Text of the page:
What recommendations would we make as prosecutors? We’d ask that any court before entering a judgement in any case that involves fines and fees inquire into the defendant’s ability to pay and make a judgment based on that particular individual’s ability to pay. (We’d recommend) that people are allowed time to pay without being placed on probation, that there be alternatives to monetary obligations, for example people could provide community service hours in which they do not have to pay a fee, they could be in court-approved treatment programs or they could enroll in education or jobs skills program. We would propose there not be any monetary obligations as a condition of probation and we ask the court that if there is restitution in a case that the court defer those cases until such time that restitution could be paid so that people aren’t required to make restitution as a condition of their probation.”
Anna Stearns, General Counsel and Chief of Staff to North Carolina Supreme Court Chief Justice Cheri Beasley, also gave a powerful personal account of how the burden of court fines and fees can spiral for people already struggling. She grew up poor in the mountains of eastern North Carolina and had two children by her 20th birthday without familial support or a safety net to lean on.
“As a young single mother, I was confronted with the difficult choices that are so familiar to anyone who has lived in poverty. Do I pay the power bill this month or the rent? Do I pay for day care or car insurance? There was never money for an unexpected expense of any kind. We often teetered on the edge of homelessness. Vehicle repairs, insurance and registration fall down the list of priorities pretty quickly when you’re facing homelessness and hunger. And so this became part of that playing monthly budgetary poker game: take the gamble this month that you won’t be caught with the expired tag because if you don’t pay the rent, the eviction notice is a given. Sometimes that gamble paid off and I was able to coast along long enough to scrape up the money to pay the registration or insurance before I was ticketed. Other times, I was not so lucky.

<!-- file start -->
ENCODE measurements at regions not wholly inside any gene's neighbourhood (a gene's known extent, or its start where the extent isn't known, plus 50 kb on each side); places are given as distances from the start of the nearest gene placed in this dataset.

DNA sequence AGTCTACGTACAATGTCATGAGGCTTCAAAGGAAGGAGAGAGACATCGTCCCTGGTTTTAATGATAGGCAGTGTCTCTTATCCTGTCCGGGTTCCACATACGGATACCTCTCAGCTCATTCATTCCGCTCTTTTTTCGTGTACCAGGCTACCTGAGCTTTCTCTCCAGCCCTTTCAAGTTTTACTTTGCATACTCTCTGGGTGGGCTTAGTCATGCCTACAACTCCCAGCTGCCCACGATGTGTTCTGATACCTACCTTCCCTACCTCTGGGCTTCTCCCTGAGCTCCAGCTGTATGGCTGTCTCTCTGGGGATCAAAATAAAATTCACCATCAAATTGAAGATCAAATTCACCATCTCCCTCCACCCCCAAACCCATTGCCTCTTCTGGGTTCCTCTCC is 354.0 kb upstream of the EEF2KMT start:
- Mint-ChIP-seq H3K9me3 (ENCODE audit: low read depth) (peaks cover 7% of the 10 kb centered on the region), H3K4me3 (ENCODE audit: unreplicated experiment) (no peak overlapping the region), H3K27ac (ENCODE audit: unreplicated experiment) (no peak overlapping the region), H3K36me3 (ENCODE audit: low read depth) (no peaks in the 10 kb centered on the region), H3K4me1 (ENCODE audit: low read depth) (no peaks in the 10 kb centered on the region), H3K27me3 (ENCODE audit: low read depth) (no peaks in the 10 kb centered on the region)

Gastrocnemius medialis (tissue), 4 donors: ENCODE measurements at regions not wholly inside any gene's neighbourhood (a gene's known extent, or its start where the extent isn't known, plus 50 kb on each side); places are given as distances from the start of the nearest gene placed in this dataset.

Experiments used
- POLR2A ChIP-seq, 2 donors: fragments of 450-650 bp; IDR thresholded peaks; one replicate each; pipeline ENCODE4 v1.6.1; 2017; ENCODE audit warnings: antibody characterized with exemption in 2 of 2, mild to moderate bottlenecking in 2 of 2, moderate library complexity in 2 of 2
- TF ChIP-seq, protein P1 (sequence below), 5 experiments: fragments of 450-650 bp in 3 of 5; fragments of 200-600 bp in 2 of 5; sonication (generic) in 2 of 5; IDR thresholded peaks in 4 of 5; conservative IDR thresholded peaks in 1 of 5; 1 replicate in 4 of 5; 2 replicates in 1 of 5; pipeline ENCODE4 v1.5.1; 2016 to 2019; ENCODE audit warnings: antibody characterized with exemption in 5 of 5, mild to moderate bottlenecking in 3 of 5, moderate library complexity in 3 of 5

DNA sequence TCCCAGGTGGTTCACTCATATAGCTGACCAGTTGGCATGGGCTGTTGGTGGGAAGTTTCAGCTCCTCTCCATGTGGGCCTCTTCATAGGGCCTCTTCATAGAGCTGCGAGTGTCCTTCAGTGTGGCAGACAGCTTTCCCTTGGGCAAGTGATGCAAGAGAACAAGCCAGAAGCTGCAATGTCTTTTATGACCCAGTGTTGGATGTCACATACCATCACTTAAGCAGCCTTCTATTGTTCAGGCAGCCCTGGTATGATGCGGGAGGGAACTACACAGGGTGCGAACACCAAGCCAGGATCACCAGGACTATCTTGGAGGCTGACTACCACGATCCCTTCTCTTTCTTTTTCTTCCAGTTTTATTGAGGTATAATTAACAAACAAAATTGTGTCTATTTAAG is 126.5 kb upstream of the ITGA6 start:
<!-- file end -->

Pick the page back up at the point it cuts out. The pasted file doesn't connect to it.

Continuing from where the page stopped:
Each ticket came with a bill of cost that I obviously couldn’t afford. I was never once told that I could ask for those fees to be waived or reduced. I was never asked whether I would have trouble paying the cost or what I might have to forgo in order to pay them. When I was confronting those challenges, North Carolina’s district court costs were only $81. As you’ve heard today over the last two decades, those costs have more than doubled and dozens of new fees have been added. The state now relies on those funds so extensively that they’ve worked hard to discourage judges from waiving fines and fees, even when they know the person can’t afford to pay them.”
The Committee was interested in hearing more about how lawmakers discourage judges from waiving fines and fees, but Stearns said Beasley has stopped reporting that information until they can collect more context.
She also said this month, the Administrative Office of the Courts was prepared to release a new standardized petition for the waiver of legal financial obligations – the form will simplify a defendant’s ability to request that fines and fees be waived and will ensure that judges have the information they need to conduct the constitutionally required, meaningful determination about a defendant’s ability to pay their court debt.
She also plugged the ncfairchance.org website, where individuals with suspended driver’s licenses can check to see if they are eligible for release. Stearns said she is proud of the progress, but also acknowledged there was a long road ahead to make court fines and fees less burdensome for those in poverty.
The Committee’s next step will be to issue its findings and recommendations in an advisory memo to the USCCR.